County budget debate could be ‘very adversarial,’ Ruffin says
This spring’s county budget debate may prove unusually contentious, with department heads advocating for more spending than elected officials have signaled any willingness to back up with tax decisions, County Manager Mike Ruffin says.
Departmental requests to Ruffin and the county budget office have exceeded projected revenues by $8.3 million, and that’s not counting any increased local subsidy the Durham Public Schools may seek, Ruffin said.
“These requests, some of these, are as unrealistic as any I’ve ever seen,” Ruffin said in an interview after County Commissioners wrapped up a special session on Thursday called to discuss capital budgets.
The meeting segued at the end into a discussion of the strategy Ruffin and the commissioners will follow in late May and early June after the manager presents his recommended fiscal 2013-14 budget.
The main question was about how much latitude to give department heads – not all of whom are legally subordinate to the county manager – to air any disagreements with Ruffin’s proposal.
And it seems clear there will be some, as Ruffin from his talks with commissioners presumes they aren’t interested in raising taxes beyond the 3 cents per $100 of assessed value he’ll ask for to underwrite debt payments.
“It’s not that people are only going to get some of what they want; it’s that they’re not going to get any of what they want because we don’t have that kind of money in our revenue stream,” Ruffin said. “It’s going to get stripped out, and it’s going to be a very adversarial process.”
But Thursday’s discussion indicated that the commissioners want to hear about any major concerns department leaders have about service deficiencies, albeit with deference paid to the manager’s position.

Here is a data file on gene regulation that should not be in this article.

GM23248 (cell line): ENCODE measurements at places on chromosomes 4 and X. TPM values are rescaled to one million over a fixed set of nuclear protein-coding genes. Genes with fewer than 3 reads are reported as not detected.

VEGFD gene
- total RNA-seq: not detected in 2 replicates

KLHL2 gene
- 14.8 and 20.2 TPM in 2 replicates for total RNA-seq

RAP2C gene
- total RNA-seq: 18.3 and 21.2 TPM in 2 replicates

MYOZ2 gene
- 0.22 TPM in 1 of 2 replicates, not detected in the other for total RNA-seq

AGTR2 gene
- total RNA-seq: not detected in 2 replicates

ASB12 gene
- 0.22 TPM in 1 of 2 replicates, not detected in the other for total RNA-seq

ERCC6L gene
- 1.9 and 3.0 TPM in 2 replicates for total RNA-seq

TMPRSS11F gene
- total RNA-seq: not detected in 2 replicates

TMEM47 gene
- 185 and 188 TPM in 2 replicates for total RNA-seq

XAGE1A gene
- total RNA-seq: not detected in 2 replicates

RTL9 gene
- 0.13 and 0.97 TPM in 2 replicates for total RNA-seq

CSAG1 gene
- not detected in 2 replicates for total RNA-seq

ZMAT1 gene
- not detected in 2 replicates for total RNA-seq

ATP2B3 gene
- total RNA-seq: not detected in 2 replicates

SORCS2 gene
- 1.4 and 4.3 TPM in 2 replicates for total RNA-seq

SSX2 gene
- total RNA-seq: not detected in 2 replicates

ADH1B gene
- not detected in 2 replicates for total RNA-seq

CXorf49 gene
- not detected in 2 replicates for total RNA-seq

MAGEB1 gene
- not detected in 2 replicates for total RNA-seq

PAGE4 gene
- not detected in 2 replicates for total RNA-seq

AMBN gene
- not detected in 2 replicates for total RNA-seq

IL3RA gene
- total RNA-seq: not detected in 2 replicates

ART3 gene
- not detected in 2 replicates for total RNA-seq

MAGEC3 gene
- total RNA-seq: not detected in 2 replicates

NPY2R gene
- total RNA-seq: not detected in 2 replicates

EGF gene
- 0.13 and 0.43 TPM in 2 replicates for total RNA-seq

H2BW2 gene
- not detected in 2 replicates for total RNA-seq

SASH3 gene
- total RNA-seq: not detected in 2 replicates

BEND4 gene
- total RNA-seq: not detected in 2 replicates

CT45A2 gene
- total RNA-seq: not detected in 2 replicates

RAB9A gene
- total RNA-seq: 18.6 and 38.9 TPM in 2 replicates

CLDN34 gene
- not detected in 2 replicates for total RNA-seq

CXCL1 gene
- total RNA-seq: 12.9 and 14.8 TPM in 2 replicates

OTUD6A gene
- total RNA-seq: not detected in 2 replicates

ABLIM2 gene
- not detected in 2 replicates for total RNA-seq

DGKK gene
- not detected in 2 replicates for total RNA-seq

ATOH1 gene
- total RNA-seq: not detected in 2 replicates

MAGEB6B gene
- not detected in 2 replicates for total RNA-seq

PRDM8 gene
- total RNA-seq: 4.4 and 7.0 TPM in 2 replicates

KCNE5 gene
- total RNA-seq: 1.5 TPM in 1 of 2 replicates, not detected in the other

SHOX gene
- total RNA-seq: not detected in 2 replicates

Commissioners Ellen Reckhow and Michael Page said they thought the county’s usual review process – centered around the manager’s budget request – has worked well.
“On the other hand, if there’s a festering issue, it’s probably going to have to get aired somehow,” Reckhow mused.
Ruffin told commissioners that the annual debate could become a lot more time-consuming than normal if they allow department directors during the hearing process to reprise their initial, unvetted budget requests.
That sparked pushback from Commission Brenda Howerton, who said the county’s elected leadership has “the right to ask questions.”
“Otherwise, it sounds like a dictatorship,” she said.
Ruffin bristled at that comment, first noting that state law makes it clear county government in Durham is a partnership between the commissioners and the manager, and then saying that the law also requires him to recommend a budget.
He returned to the point immediately after the meeting adjourned. “Brenda, the last thing I am is a dictator,” he told Howerton.
The discussion also provided hints about where at least some of the requests are coming from. Ruffin mentioned by name Social Services Director Michael Becketts, one of the department heads not under the county manager’s authority.
Becketts answers to a separate board appointed in part by the commissioners and in part by the state.
Ruffin said a request for 30 or more new positions in the Department of Social Services is “on the table now.” And, in his exchange with Howerton, he indicated that there’s little to no chance of it gaining his support.
In an interview after the meeting, Ruffin added that the budget request from the county’s Public Health Department is also “way out there.”
Public Health, like Social Services, is semi-independent by law and has a department director who isn’t subject to the manager’s authority.
“I believe it’s important for every department head to advocate for what they need,” Ruffin said. “Then it comes a time for them to accept that a decision has to be made about what’s available. Every need in every department cannot be honored.”